Some classic stuff from Steve Simmons, the Postmedia Tranna columnist who offered this on Twitter after our teen sensation, Felix Auger-Aliassime, spoon fed the boring John Isner a victory with a series of ill-timed double faults in their semifinal match at the Miami Open tennis tournament: “Felix served for both the first and second sets in Miami and couldn’t pull it off in either set against John Isner. That’s what happens when you’re 18.”

Really? It didn’t happen to 18-year-old Bianca Andreescu in the semifinal or final at Indian Wells two weeks ago. It didn’t happen to Denis Shapovalov a couple of years ago when he beat Rafa Nadal. It didn’t happen to Bjorn Borg, who won 10 ATP events, including the French Open, at age 18. Mats Wilander, Boris Becker, Michael Chang, Arantxa Sanchez Vicario, Maria Sharapova, Tracy Austin, Monica Seles, Martina Hingis, Steffi Graf and Serena Williams all won Grand Slams before turning 19.

So, no, our Felix didn’t lose because he’s 18. He lost because of a seriously flawed service game.

Kenta Nilsson

Sigh. The young talking heads on TV continue to refer to a sleight-of-hand goal as “the Forsberg,” as if Peter Forsberg created the move. As I have written, old friend Kent Nilsson is the first person I ever saw perform that particular bit of hockey hocus-pocus, and there’s video evidence to prove he did it before Forsberg arrived in the NHL. Ditto another old friend, Alexei Zhamnov, who showed us his wizardry more than once while in Winnipeg Jets linen. So knock it off, girls and boys. It’s the Nilsson, not the Forsberg.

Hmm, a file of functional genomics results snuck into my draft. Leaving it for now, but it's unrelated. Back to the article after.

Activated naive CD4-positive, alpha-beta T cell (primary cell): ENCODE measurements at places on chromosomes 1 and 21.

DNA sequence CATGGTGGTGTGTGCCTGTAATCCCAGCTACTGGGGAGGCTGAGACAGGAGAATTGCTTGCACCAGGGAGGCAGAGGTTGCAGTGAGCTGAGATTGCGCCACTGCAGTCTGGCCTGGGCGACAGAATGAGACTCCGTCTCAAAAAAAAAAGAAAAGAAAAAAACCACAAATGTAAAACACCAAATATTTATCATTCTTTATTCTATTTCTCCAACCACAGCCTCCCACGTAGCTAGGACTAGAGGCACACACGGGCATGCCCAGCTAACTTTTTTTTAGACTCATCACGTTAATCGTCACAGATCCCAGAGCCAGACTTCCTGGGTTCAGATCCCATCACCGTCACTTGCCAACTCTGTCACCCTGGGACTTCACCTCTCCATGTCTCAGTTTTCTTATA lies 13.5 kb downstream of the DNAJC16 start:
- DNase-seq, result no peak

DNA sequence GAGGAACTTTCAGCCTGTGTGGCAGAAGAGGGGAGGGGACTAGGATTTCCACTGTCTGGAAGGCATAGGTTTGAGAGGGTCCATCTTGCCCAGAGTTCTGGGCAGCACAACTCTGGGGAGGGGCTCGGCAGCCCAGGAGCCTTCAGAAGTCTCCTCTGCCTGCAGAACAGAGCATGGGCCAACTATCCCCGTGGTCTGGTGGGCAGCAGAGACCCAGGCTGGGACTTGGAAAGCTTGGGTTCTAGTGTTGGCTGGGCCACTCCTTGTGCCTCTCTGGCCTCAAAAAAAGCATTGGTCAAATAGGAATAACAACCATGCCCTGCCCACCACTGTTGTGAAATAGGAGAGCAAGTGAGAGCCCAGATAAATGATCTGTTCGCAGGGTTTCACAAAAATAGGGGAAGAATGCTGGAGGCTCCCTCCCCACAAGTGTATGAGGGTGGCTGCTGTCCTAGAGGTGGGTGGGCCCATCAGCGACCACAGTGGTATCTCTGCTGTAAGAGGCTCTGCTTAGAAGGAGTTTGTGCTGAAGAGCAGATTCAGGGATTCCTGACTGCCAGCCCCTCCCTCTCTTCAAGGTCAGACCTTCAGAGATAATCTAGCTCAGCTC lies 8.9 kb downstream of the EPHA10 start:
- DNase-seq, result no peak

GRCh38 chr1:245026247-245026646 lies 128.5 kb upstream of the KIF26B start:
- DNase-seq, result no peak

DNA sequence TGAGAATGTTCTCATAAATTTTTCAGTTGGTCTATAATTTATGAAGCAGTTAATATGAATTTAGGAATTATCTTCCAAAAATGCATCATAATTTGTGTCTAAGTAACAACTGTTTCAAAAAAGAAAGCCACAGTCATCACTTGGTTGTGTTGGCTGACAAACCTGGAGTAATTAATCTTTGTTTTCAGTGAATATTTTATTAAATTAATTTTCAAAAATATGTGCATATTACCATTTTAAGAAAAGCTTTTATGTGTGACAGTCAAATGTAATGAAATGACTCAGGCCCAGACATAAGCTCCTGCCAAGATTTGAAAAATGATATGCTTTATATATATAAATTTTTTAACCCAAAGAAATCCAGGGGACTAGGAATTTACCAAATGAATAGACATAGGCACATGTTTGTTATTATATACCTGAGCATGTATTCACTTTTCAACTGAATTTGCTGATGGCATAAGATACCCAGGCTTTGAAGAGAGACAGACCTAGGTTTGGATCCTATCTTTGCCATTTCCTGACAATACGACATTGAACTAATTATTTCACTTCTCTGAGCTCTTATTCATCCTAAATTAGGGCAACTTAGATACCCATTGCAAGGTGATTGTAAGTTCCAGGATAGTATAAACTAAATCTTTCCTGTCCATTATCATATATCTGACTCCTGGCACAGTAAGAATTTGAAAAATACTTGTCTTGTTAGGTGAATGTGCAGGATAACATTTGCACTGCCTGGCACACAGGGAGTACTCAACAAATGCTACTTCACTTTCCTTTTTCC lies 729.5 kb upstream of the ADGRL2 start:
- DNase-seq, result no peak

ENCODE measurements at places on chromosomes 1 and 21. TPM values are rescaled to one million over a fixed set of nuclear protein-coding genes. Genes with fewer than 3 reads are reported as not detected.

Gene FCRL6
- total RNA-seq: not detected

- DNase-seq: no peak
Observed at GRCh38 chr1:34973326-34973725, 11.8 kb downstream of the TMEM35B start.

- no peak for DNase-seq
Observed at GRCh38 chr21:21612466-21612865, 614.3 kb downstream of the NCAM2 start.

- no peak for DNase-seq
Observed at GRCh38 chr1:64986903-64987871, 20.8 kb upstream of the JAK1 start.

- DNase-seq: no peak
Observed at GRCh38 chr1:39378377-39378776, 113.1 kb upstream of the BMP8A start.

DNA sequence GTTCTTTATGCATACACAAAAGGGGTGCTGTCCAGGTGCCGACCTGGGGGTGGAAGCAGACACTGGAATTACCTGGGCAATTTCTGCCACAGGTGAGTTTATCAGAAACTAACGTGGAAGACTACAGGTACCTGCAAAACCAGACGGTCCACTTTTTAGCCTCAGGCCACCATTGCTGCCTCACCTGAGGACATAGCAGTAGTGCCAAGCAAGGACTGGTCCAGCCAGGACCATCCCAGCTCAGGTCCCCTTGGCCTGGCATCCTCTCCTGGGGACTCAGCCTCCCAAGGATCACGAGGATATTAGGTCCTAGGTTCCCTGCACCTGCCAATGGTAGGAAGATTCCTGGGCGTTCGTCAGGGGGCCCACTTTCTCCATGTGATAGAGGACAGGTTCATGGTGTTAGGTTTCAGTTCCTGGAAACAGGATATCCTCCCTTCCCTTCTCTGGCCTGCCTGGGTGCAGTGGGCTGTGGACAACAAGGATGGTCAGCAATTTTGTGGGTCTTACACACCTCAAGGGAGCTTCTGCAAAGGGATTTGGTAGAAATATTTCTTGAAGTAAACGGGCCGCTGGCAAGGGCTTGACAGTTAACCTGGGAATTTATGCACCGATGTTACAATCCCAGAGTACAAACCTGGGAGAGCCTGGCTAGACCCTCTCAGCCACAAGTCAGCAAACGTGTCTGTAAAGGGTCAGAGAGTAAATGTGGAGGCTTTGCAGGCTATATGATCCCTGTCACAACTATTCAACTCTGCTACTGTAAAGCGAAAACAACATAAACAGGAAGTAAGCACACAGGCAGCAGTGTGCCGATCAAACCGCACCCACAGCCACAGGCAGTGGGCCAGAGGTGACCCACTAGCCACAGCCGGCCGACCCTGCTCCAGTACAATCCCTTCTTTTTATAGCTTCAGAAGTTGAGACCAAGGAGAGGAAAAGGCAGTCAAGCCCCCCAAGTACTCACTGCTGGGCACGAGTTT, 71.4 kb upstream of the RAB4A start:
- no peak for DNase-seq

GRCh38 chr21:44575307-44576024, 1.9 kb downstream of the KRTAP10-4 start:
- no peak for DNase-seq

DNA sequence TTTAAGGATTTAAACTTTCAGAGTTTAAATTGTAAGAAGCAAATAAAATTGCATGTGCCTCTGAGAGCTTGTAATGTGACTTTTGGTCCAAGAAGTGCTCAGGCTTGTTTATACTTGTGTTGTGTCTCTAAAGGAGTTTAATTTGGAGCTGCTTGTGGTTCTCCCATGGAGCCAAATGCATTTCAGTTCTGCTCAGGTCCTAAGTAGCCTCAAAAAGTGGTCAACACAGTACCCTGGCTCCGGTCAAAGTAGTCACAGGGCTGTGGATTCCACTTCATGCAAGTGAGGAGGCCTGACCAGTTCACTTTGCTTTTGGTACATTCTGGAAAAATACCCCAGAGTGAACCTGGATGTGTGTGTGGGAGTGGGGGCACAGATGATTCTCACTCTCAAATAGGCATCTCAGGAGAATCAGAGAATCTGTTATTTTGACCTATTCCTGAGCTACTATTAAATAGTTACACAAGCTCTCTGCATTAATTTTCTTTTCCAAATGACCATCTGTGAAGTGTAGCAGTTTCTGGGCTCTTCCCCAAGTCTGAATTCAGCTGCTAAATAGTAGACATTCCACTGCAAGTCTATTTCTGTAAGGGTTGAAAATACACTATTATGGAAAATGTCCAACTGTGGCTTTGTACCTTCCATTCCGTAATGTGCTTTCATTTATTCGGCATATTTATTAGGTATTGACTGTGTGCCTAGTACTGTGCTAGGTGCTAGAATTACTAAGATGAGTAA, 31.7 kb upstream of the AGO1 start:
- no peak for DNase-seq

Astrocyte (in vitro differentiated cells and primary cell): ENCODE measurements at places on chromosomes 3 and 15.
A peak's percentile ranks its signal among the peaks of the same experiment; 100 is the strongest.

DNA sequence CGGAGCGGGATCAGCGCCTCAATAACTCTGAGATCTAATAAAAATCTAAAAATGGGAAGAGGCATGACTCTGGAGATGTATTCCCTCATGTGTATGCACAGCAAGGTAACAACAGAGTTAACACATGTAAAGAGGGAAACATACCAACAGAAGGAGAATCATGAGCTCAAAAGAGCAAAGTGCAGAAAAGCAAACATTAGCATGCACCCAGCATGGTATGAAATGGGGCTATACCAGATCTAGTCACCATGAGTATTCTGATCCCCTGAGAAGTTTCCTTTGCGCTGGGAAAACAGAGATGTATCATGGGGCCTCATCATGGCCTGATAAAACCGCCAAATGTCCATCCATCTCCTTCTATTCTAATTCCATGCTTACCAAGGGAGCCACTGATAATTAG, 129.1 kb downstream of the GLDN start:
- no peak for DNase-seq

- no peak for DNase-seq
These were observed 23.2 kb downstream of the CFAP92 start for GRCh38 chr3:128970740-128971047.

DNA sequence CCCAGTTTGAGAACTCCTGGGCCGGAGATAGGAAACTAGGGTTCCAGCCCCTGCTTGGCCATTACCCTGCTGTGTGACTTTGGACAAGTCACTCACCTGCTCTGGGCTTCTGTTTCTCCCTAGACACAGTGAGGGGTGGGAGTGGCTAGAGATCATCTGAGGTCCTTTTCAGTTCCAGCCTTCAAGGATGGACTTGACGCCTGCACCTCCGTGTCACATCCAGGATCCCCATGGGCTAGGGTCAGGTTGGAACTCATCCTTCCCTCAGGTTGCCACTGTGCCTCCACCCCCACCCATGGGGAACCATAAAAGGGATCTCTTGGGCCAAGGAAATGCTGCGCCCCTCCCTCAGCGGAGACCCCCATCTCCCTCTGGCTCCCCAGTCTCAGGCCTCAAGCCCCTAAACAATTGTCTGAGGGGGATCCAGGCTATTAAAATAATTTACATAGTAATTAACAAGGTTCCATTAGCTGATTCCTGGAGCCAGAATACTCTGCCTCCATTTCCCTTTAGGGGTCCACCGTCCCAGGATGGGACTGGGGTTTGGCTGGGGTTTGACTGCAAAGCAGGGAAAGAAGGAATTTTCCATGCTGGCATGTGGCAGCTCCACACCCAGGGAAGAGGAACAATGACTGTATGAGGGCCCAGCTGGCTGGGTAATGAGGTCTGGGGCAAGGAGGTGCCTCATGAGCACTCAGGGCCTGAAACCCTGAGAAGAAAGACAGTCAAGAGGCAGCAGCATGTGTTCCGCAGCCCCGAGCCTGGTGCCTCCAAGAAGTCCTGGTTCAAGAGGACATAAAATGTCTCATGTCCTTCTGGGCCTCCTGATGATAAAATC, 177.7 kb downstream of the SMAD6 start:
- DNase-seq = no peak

And, finally, numbers cruncher Derek Taylor is leaving TSN to become the play-by-play voice of the Saskatchewan Roughriders on CKRM in Regina. Who knew Taylor played the banjo?

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About TSN’s CFL gab guy Milt Stegall getting it wrong…the Winnipeg Boo Bombers…O Canada, Brooke’s the champion…Maple Leafs like the ladies…the Paris fashion police…where’s Josh?…and other things on my mind

Cold pizza and some weekend leftovers for a Monday morning breakfast

These are the worst of times for Matt Nichols. First, his elbow was bruised. Then his ego. And now his eyesight has betrayed him.

Milt Stegall

I mean, how else do you explain the pass he tossed to Ja’Gared Davis late in the fray Saturday afternoon at McMahon Stadium in Cowtown? Davis is as large as a prairie silo, for cripes sake. He’s visible from outer space. Yet Nichols didn’t see him when he flipped the football in the direction of Nic Demski. End result: Pick six.

This, of course, was salt-to-the-wound stuff, because the Calgary Stampeders had matters well in hand before Davis arrived in the end zone, but that play served as a snap shot of Nichols’ life on and off the field for the past 10 days.